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  What does the PCxxxx mean when buying RAM 
 
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Nathan Daniels May 15, 2007, 06:47am EDT Reply - Quote - Report Abuse
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Is it some strange measurment of speed or is it a form factor? If it is speed, can any computer take any number?


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-Patton
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Shadow_Ops_Airman1 May 15, 2007, 07:00am EDT Reply - Quote - Report Abuse
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>> Re: What does the PCxxxx mean when buying RAM

AMD Athlon XP-M 2500+ (133x14= 1867MHz) (209x11= 2299MHz)
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Dublin_Gunner May 15, 2007, 07:32am EDT Reply - Quote - Report Abuse
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Edited: May 15, 2007, 07:38am EDT

 
>> Re: What does the PCxxxx mean when buying RAM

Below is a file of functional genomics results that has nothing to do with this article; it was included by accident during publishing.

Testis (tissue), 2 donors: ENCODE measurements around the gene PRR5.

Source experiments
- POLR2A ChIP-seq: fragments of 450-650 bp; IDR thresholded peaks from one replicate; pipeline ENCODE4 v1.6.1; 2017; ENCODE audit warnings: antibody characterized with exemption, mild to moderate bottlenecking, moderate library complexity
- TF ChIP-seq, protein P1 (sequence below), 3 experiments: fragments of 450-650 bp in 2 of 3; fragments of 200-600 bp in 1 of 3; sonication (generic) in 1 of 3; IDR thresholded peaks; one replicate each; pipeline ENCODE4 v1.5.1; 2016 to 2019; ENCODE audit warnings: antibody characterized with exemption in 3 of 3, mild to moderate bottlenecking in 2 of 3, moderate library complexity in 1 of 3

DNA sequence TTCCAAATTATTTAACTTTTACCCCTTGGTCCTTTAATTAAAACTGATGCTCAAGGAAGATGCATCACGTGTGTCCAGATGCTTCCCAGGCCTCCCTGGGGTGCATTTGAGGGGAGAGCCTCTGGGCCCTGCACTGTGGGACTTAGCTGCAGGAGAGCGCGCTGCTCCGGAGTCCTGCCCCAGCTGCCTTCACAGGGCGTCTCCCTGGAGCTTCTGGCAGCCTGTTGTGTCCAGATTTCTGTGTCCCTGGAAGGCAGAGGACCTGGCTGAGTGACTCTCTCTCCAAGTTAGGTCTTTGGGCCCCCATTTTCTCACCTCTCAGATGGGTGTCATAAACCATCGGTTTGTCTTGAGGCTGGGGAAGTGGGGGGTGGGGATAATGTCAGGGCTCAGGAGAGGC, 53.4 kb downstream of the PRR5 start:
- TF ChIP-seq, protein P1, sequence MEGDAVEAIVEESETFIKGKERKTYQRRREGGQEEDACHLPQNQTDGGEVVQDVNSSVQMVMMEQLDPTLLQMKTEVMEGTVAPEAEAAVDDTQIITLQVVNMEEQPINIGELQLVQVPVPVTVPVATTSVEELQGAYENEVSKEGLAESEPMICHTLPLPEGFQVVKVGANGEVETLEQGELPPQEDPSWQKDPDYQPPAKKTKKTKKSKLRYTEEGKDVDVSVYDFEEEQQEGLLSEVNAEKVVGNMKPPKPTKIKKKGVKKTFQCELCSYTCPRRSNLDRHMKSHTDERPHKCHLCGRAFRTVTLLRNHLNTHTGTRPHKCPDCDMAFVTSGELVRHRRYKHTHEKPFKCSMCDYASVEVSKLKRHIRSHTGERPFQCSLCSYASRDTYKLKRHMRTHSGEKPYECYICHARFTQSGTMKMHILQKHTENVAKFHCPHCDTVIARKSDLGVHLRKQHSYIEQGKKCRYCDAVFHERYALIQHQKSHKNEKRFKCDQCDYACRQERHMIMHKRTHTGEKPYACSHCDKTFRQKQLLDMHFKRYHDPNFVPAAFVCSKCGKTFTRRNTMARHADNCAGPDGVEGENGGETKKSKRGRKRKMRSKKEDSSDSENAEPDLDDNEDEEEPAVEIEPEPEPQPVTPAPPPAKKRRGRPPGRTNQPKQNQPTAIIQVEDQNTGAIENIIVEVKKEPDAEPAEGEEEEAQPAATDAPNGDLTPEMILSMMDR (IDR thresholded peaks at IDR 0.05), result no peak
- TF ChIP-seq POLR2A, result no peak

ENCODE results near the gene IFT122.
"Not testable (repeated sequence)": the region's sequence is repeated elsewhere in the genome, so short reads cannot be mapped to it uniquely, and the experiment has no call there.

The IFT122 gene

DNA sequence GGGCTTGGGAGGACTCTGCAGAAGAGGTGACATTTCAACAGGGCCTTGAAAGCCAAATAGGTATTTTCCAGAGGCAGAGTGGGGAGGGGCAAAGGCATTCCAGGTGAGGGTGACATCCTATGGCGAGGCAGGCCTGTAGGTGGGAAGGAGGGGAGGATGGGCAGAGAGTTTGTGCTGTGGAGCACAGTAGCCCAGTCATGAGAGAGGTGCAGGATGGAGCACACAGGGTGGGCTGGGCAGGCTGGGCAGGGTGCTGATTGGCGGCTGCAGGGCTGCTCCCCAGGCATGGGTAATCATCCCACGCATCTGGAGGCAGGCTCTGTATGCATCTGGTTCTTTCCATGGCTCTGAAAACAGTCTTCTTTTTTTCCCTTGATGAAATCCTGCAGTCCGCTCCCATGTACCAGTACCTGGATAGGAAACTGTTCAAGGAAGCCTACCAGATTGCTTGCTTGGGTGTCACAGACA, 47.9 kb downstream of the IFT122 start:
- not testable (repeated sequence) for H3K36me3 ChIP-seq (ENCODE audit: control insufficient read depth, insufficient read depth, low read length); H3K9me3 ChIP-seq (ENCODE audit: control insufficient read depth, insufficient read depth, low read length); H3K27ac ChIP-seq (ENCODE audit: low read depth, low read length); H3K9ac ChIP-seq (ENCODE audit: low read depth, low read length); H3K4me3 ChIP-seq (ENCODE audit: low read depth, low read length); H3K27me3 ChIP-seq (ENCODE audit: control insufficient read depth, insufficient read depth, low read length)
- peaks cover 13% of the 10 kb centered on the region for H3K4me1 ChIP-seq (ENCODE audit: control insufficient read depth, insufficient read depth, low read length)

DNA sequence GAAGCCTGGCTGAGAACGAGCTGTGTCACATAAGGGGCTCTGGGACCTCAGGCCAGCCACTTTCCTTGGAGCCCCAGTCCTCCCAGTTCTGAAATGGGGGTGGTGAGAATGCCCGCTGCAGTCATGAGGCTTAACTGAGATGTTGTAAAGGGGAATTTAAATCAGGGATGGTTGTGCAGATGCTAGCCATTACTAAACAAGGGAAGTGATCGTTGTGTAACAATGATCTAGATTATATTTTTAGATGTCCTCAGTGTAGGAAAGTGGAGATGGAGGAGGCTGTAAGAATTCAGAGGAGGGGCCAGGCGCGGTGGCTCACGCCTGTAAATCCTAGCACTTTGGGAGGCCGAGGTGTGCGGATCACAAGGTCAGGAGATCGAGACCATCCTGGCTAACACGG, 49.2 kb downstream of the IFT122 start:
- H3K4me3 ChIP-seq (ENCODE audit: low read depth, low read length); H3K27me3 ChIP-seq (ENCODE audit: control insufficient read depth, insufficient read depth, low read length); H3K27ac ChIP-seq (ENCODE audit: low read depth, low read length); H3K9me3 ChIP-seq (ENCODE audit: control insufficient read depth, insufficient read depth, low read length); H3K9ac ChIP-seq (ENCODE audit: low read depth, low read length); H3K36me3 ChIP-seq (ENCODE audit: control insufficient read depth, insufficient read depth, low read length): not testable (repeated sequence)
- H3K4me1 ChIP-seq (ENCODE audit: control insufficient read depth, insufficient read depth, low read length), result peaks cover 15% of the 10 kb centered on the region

Theoretical bandwidth limit.

i.e. PC3200 runs at 400Mhz (DDR) or 200Mhz real.

200Mhz*(64[bits transferred per clock] / 8[bits per byte])*2[DDR] = 3200 MegaBytes p/s


**edited to include proper calculation

For those feeling mathematically challenged, you can pf course change the 200Mhz value to 400Mhz for DDR, and exclude the last 2x multiplication.

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_MD_ May 15, 2007, 10:08am EDT Reply - Quote - Report Abuse
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>> Re: What does the PCxxxx mean when buying RAM
DublinGunner said:
Theoretical bandwidth limit.

i.e. PC3200 runs at 400Mhz (DDR) or 200Mhz real.

200Mhz*(64[bits transferred per clock] / 8[bits per byte])*2[DDR] = 3200 MegaBytes p/s

Thanks. good and detailed info.


For those feeling mathematically challenged, you can pf course change the 200Mhz value to 400Mhz for DDR, and exclude the last 2x multiplication.

LOL

___________________MD_____________________